There are a few topics I have collected over the past week that do not merit an article of their own. So I thought I would compile a few of those into a single article today.
Blue Like Jazz: Matt Redmond sent me an email letting me know that he had reviewed Blue Like Jazz. One particular thing caught my eye in his review. He asked, “Since when is autobiography an acceptable genre for Christian Spirituality? This may be the most distrurbing and dengerous part of the book. It only makes sense that a book on Christian Spirituality would look closely at the best resource for such a subject…the Bible. Whip me, beat me and call me a fundamentalist but I am stickler for looking to the Bible for help in these matters. Anecdotes of a personal nature might be helpful but they are shifting sand. Perhaps it would be easier to understand this book as one Christian’s Spirituality instead of Christian Spirtuality.”
I think that is a good point, though one that merits further reflection. I know that biographies can be presented as Christian Spirituality and I have greatly benefitted in my Christian walk by reading about the lives of other great believers. But it seems that perhaps autobiography is not the best genre for this type of writing. What say you?
ASSIST News on Brian McLaren: I posted in A La Carte this morning about an article dealing with Brian McLaren that was published by ASSIST News Service. McLaren made some comments about Christians who disagree with the Emerging movement:
It’s true there has been a lot of criticism. And, of course, when a group like this is raising very deep questions, such as do we have the Gospel right? – and you don’t get much deeper than that – people who feel we do have it right already have to criticise what we’re doing.
And we have to listen, because maybe they’re right. So for people who feel, for example, that the Westminster Confession perfectly contains Christian theology the kind of conversation we’re having is a waste of time.
But for people who feel that the Westminster Confession arose at a certain time, addressed certain concerns of that time, then we have to be as faithful to our time as the framers of the confession were to their time.
In the US you see a very strong polarisation, where the religious right has had a strong monologue, and it’s been a kind of retreat, a feeling that the good old days are back in the 1940s or 50s or 70s.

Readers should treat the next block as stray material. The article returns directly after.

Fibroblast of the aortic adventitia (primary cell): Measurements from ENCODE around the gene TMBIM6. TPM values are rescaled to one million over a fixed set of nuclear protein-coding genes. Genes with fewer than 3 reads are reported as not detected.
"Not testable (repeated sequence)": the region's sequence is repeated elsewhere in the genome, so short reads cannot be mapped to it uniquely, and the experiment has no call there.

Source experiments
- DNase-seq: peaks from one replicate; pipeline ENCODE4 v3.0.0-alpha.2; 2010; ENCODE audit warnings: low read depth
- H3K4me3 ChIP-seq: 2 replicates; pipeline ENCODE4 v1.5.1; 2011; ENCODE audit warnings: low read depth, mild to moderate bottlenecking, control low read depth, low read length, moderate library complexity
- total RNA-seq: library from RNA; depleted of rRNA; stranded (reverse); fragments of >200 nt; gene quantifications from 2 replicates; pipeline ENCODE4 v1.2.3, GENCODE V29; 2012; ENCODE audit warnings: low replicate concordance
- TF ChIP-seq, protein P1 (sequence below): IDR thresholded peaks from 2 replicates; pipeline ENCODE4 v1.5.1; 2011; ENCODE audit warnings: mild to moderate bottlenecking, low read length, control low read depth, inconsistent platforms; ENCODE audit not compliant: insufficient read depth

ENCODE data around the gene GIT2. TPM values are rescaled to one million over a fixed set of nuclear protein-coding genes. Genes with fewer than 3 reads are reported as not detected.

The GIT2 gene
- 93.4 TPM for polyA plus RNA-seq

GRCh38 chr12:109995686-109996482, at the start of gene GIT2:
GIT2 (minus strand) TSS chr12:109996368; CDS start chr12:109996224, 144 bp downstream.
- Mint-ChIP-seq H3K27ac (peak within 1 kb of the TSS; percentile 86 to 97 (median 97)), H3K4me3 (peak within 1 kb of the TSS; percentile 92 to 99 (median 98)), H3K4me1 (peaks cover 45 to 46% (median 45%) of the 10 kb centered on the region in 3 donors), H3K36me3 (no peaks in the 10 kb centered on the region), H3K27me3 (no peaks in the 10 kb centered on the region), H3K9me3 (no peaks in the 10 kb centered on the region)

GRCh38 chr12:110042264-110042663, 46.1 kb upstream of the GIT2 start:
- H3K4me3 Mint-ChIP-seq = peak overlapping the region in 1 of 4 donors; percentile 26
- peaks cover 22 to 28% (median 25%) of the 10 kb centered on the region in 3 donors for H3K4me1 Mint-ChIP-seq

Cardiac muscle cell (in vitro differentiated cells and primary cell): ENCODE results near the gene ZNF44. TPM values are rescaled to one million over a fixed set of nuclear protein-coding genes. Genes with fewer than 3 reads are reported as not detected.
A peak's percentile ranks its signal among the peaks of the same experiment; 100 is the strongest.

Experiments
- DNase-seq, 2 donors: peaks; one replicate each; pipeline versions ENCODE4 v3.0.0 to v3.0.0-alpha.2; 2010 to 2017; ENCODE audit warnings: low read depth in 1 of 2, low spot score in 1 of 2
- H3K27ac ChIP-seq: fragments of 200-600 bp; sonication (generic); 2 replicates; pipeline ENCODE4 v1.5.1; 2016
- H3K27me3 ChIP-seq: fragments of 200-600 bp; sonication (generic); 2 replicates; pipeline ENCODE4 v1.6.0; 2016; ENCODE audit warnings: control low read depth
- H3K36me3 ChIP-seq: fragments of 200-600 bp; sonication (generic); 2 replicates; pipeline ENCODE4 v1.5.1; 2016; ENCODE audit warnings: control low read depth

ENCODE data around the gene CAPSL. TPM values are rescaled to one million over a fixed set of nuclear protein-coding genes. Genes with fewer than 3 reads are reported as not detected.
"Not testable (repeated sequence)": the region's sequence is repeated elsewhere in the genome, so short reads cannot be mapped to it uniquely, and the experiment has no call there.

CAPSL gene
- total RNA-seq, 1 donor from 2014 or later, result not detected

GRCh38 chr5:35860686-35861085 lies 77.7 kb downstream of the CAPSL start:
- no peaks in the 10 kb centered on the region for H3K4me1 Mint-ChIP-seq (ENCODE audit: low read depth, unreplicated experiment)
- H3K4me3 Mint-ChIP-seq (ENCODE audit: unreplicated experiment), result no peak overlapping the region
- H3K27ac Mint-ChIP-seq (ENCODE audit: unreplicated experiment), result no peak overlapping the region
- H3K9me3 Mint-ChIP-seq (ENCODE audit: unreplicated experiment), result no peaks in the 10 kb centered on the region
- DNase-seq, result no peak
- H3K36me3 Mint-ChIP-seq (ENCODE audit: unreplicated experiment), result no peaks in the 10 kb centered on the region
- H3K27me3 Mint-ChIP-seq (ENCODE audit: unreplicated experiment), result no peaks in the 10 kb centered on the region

One of the effects of this emerging church conversation is a sense of hope and enthusiasm about the future and the need to engage, and less of a feeling of defeatism and retreat and nostalgia.
I don’t know of anyone, Presbyterian or otherwise, who believes that the Westminster Confession perfectly contains Christian theology. I do know of many who feel that it is a sound, Scriptural understanding of particular points of Christian theology, but none who believe it is inerrant. McLaren often engages in this type of senseless attack, throwing out barbs of this nature. It goes without saying that a person who believes Christian theology has been perfectly encapsulated by the Westminster Confession would reject the Emerging movement. But since nobody actually does, this is little more than a red herring. People who love and respect the Confession reject the Emerging movement because it tampers with the very gospel, which is contained not in the Confession but in the Scriptures.
Allah Junk: It seems that Christians do not have the market cornered on ridiculous products designed to somehow enhance our spirituality. A company in Italy has now designed a pair of jeans created specifically for Muslims.
I am AL QUDS jeans, the jeans of choice for Islam as the inspiration comes from here and it is to this world that they refer.
The precious stimuli and suggestions that come from the sacred Arab World and from ordinary, every day life are captured and brought to fruition in AL QUDS jeans satisfying the needs of a couture fashion line which arises from the most “cultural” gesture of the street: jeans made to pray in, jeans for those who choose a different path. It is a wider concept because it is a step made for the World, seductive original and distinguished.
This line is therefore serious, looked for with discretion, natural elegant and not ostentatious. This is reflected in the care and attention to detail, from the denim material to the design which offers the comfort necessary for everyday wear.
A new expression for an old tradition; a way to express your origins and show them.
I wonder if they make them for women…
Jesus Junk: And while we are on the topic of junk, Slice of Laodicea points to a new product by Zondervan. WorldNetDaily describes True Images Bible, a Bible created specifically for teenage girls. It includes “profiles of fictional teenagers discussing oral sex, lesbianism and ‘dream’ guys. The publisher insists that the Bible merely deals with issues that teens face on a near-daily basis. Those who disagree with the product feel that it introduces topics that are unsuitable for young girls. It seems to me that many girls do face these issues, and parents do need to deal with them, but that a Bible is not the appropriate way of doing so. Unlike what the article suggests, though, homeschooling is not the final solution for dealing with this kind of issue. We can and should have this type of discussion and deal with how we will equip teens to deal with issues they will face at some point in life. Not every child can or will be schooled at home.